The House of York achieved its greatest success in England during the Wars of the Roses, the vicious civil war that occupied England during most of the 15th Century. This was a power struggle between descendants of different sons of the 14th Century Plantagenet king Edward III: chiefly the Lancastrian king Henry VI and his rival Richard, Duke of York. Richard was killed in battle, but two of his sons (Edward IV and Richard III) succeeded where he failed.

In the subsequent history of the Royal Family of England, the title of Duke of York came to be conferred upon the son of the reigning monarch who is second in line to the throne (the Heir Apparent, in contrast, usually receives the title Prince of Wales). It is a bit like being Vice-President of the USA: sometimes you will get the top job, but generally you won't.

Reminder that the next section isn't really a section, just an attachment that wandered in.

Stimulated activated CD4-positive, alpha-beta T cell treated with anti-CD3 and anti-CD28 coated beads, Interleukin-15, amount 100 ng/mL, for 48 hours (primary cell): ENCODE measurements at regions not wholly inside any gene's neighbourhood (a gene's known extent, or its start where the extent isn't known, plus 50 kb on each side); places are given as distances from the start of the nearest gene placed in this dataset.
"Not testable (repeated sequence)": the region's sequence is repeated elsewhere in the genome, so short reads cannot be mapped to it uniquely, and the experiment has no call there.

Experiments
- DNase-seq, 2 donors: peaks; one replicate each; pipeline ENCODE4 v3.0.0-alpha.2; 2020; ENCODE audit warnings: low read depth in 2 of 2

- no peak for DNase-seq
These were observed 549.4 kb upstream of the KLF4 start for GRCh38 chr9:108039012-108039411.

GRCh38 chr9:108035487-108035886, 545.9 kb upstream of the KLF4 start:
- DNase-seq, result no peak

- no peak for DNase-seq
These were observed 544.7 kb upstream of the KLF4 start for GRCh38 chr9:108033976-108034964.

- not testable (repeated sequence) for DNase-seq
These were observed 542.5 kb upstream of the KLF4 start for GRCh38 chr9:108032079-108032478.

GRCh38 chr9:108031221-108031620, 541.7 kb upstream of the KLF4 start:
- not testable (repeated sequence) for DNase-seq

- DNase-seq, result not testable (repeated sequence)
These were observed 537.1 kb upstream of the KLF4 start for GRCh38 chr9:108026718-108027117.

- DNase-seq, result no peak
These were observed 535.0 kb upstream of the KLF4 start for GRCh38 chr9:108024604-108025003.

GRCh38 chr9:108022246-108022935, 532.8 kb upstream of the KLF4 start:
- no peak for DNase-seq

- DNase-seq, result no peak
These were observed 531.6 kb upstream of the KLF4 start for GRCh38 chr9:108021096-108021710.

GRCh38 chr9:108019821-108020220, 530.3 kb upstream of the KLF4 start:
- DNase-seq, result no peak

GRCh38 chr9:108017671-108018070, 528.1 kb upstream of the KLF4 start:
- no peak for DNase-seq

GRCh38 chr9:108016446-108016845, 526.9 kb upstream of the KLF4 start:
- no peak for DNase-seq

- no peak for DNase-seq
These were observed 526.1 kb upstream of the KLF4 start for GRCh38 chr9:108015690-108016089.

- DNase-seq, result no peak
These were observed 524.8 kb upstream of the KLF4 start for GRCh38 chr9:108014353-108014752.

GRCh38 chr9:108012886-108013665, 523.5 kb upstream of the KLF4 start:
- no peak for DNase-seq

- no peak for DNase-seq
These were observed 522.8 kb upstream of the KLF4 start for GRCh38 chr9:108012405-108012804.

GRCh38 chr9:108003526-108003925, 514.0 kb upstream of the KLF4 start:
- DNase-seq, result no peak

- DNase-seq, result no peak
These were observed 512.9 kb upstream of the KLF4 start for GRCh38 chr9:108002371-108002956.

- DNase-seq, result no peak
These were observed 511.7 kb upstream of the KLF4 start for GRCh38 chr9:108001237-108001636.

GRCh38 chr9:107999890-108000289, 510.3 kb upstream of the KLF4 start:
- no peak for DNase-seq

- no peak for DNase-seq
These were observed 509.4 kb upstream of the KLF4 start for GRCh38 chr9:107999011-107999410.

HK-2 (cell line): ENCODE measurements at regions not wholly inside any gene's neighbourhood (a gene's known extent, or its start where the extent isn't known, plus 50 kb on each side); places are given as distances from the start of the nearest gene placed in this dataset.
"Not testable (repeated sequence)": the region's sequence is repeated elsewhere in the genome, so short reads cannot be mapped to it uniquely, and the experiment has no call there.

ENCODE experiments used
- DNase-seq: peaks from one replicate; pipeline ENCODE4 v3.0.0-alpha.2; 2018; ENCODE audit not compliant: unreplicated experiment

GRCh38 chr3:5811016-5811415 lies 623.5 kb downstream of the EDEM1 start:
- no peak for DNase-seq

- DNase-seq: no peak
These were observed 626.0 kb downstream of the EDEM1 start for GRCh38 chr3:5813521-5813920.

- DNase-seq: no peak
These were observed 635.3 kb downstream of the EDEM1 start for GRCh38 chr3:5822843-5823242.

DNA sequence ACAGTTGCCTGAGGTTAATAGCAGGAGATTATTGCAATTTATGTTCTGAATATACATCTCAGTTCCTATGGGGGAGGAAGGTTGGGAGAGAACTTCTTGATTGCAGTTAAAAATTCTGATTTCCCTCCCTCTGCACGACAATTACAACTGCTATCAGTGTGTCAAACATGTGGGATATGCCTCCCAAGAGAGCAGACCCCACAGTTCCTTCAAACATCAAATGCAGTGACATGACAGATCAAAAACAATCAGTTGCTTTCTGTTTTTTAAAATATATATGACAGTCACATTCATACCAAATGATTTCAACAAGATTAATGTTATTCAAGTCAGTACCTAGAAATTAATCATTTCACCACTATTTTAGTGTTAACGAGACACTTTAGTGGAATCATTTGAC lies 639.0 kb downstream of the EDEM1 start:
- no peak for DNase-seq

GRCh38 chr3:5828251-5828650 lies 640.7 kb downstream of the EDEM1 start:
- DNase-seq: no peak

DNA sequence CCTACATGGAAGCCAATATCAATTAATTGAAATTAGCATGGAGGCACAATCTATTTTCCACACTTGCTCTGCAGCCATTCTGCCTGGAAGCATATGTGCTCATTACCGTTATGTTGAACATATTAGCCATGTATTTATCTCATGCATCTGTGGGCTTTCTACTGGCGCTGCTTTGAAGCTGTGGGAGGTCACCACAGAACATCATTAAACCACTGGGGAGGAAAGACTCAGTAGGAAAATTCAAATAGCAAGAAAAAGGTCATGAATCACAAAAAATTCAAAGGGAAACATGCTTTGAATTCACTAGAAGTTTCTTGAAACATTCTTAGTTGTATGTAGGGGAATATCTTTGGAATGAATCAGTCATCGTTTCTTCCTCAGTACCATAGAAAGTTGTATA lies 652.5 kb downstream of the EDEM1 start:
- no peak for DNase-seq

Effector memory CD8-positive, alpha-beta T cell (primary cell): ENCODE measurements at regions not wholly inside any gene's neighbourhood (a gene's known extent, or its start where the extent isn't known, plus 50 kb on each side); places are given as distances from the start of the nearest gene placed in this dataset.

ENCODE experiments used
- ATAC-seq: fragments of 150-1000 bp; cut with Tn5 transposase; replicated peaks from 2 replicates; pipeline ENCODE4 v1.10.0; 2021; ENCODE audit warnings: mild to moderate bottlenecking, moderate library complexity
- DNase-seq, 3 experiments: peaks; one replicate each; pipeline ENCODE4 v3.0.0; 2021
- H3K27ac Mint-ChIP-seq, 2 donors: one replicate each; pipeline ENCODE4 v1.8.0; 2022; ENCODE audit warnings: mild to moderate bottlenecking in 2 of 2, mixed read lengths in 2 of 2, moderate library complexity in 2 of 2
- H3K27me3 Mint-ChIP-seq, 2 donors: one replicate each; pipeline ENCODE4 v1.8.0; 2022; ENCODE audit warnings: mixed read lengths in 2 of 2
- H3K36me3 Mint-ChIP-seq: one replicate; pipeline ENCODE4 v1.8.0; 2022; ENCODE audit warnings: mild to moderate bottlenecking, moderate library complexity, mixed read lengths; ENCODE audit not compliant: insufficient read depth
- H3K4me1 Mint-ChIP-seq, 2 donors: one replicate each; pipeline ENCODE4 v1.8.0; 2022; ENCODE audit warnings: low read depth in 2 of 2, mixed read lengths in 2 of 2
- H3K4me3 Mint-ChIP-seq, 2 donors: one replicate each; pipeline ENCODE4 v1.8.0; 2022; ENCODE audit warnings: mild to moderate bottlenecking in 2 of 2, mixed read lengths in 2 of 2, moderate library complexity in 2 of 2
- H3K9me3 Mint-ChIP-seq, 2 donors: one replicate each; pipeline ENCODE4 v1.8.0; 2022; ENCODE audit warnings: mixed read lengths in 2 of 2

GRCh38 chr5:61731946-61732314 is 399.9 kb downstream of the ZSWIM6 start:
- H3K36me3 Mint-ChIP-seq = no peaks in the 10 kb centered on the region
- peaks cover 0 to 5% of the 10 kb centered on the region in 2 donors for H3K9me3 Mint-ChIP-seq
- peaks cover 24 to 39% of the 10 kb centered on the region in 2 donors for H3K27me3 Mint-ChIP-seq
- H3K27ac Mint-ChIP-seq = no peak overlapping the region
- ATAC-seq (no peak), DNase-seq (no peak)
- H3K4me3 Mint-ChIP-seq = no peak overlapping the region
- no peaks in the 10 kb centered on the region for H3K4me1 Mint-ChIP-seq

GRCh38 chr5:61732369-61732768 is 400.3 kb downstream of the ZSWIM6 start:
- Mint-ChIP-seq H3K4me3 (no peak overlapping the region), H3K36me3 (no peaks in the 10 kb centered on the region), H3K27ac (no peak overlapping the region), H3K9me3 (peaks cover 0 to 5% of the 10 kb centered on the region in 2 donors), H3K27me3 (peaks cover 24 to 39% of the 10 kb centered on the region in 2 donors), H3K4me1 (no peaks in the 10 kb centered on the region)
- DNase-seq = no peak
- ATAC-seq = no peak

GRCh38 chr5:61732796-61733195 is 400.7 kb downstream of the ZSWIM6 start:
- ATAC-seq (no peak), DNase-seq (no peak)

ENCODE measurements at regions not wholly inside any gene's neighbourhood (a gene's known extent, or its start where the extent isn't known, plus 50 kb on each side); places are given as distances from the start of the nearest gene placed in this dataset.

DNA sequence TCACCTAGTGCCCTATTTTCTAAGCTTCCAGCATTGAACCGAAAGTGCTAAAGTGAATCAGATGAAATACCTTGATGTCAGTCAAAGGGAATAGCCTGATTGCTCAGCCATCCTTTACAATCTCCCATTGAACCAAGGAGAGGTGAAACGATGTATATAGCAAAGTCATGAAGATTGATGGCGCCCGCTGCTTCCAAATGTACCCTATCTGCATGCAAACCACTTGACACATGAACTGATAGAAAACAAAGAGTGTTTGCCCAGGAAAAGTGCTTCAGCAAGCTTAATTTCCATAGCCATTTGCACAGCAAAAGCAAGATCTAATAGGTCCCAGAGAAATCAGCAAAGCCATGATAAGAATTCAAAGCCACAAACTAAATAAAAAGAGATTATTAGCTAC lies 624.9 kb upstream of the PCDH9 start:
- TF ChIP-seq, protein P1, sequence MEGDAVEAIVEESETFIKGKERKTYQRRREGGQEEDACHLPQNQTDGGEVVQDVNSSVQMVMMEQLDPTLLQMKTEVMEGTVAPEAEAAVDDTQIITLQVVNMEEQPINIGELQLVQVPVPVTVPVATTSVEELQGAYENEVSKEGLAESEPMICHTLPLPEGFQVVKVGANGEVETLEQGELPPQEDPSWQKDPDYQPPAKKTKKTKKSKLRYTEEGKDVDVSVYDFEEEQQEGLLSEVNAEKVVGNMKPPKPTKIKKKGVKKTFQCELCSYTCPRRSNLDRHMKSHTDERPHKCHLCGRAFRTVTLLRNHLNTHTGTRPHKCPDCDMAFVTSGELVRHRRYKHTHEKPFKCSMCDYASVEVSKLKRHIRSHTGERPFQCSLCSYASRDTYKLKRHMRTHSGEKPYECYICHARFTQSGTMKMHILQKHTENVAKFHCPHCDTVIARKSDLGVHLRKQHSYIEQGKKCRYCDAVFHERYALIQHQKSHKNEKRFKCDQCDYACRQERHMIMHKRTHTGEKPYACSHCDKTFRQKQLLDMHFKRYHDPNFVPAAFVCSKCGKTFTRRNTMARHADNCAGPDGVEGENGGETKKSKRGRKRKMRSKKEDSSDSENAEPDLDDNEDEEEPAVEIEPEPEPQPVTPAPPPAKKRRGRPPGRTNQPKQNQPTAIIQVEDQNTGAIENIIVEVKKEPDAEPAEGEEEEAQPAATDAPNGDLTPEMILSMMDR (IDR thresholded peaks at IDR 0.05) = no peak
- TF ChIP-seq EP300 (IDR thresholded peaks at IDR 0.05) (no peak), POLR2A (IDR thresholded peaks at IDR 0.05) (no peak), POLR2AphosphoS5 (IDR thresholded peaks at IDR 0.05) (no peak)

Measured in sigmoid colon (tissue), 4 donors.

The present Duke of York is Prince Andrew, second son of Elizabeth II: he married and later divorced Sarah Ferguson also know as 'Fergie'. He is a military sort of chap and fought in the Falklands War between Britain and Argentina, but is never likely to be King of England. This is probably a good thing. The historical legacy of his predecessors as Duke of York is not encouraging: